SCILS: Advanced Video Game Design begins October 1, 2014.
The Have Dreams’ SCILS: Advanced Video Game Design course is the most carefully crafted curriculum for the computer lab that we have undertaken. For several years, our students have been programming with a children’s coding tool called Scratch. Now, as many enter their pre-teen years, they feel they have outgrown this software.
However, for all of us in Computer Science education, the path beyond Scratch is unclear. Many programs begin a coding-only program, which can become very tedious and overwhelming as time goes on. Some programs do something flashy for a few weeks — and promptly end. Conversely, professional video game software comes with a steep learning curve.
As a response, tapping into the resources of industry veterans and our in-house instructional designer, we’ve created a program for middle school and High School students, which is fun and well suited to students who range from HFA/Asperger’s and “twice exceptional” students with an aptitude for technology. This is a program that our students can continue for the forseeable future – our hope is to create two years of curriculum (for a weekly, 1.5 hour afterschool program). This is aligned with Have Dreams charter of a “continuum of services” in which we stay with our students from their early years to early adulthood.
We are using tools and languages that are widely used in colleges; and we predict will be relevant skills for students to utilize over the next decade.
This program, which begins on Wednesday, Oct 1 is the launch of the first 8 weeks.
What we will learn:
Unity 3D – Professional Game Design software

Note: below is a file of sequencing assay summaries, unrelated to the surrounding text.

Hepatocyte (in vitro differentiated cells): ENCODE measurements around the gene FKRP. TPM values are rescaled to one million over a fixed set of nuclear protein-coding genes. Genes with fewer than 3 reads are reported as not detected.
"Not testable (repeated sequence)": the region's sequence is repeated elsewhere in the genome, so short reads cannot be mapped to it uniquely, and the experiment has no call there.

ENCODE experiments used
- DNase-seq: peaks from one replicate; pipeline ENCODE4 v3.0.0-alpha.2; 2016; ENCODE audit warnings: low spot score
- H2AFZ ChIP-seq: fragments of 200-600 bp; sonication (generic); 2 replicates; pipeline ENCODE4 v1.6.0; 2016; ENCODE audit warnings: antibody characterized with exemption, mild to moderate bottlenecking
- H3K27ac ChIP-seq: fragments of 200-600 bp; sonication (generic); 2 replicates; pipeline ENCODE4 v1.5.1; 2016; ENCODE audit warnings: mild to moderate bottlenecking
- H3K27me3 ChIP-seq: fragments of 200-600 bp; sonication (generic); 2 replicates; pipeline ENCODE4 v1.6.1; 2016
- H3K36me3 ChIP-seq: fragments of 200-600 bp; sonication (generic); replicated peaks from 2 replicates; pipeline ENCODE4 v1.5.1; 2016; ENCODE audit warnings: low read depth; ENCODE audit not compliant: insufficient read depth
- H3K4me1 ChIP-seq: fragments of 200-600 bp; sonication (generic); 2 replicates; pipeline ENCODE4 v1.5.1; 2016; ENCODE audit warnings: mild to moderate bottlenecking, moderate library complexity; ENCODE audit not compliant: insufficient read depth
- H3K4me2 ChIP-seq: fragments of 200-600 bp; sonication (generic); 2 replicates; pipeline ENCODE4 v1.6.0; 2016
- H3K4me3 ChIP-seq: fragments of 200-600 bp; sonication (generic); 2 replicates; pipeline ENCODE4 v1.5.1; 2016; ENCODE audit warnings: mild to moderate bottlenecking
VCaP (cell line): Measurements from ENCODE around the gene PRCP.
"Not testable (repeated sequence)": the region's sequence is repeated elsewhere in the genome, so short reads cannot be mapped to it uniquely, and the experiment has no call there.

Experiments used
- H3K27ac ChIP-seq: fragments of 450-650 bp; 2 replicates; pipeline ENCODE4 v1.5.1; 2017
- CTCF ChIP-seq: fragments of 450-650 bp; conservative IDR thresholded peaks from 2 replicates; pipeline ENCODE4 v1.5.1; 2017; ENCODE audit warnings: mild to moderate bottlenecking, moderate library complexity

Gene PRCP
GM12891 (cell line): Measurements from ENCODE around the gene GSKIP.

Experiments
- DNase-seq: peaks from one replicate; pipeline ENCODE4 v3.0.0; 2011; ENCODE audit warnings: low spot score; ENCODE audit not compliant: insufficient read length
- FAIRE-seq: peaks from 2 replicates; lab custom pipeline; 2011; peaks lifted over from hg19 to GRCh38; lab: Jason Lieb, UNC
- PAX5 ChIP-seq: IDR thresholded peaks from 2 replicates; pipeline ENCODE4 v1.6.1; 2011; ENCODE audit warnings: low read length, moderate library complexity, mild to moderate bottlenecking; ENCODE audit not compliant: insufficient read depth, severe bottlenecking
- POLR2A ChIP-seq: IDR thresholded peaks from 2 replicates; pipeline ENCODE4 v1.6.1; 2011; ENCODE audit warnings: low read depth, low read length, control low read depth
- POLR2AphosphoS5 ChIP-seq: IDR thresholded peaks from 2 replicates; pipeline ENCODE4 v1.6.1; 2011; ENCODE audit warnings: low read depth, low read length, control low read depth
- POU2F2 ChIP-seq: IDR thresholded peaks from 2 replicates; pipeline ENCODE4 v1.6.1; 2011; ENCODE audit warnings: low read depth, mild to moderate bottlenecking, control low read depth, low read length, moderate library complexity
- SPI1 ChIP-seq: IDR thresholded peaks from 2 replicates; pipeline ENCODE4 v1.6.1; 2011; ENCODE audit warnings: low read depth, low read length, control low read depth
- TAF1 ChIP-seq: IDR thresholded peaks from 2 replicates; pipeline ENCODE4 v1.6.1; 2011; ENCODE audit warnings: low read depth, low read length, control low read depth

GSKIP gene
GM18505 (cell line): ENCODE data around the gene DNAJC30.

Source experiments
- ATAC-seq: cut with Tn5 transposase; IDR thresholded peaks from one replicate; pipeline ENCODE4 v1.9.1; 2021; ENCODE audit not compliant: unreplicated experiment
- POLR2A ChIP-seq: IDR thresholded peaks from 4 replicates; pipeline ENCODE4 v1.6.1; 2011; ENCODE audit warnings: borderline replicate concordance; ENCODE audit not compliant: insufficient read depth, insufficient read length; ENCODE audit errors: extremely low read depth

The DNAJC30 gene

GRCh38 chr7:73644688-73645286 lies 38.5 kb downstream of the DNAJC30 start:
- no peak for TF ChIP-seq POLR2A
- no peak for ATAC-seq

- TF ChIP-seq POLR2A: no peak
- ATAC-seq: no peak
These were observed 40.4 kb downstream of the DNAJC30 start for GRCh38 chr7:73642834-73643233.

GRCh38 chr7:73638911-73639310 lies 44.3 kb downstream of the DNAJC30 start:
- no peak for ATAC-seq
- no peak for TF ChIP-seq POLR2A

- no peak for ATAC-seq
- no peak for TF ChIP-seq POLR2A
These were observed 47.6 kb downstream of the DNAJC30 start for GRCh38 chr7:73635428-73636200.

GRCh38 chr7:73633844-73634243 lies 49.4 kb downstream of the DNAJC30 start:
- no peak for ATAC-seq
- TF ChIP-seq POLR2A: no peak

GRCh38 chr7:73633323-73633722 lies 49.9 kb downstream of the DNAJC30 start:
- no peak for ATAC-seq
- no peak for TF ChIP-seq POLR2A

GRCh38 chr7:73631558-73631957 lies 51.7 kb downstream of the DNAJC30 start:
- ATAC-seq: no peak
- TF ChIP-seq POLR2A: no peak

Maya (after week 5)
What we will make:
The player will stand on a platform, jump onto a flying carpet that is moving around the area, and get a ball to land on a bulls-eye target.
Why this program is unique and created for student on the autism spectrum:
“When you make curriculum for kids on the spectrum, it better be perfect.” Everyone gets frustrated, and kids on the spectrum even moreso. Many programs are loosely structured and the students create their own project, and often fail to accomplish their goal. Conversely, for several years, we’ve been building skills and competency first, then designing do-able projects when the student knows the basics.
Although the program takes place in a classroom and provides direct instruction, we make video tutorials specifically for our students. It allows them to go at their own pace, repeat things they need to see more than once, and do what our kids do better than they’re neurotypical counterparts – focus on a screen. As soon as they need help, we are right behind them — literally. After years of experimentation these “dual-layers of support”, combined with carefully designed age-appropriate curriculum ensure that student endure as little frustration as possible.
We can also say, after doing this for several years, that this is an extremely successful program. We have a group of extremely loyal students and families who have enjoyed learning to code, remain in the program, and are the reason we’re taking the program to the next level.
In sessions to come, the course will become increasingly collaborative, as they will create a group game and more seasoned students will assist newcomers. At this time, for social interaction, we do analog game design activities together as a group, along with analyzing a new game each week.
Our first group is limited to 5 students. At the time of this posting, we have two openings, so please contact us as soon as you are able. If the class becomes full, they can begin during the winter session, which we predict will be a larger group.
To sign up or ask additional questions, please contact email@example.com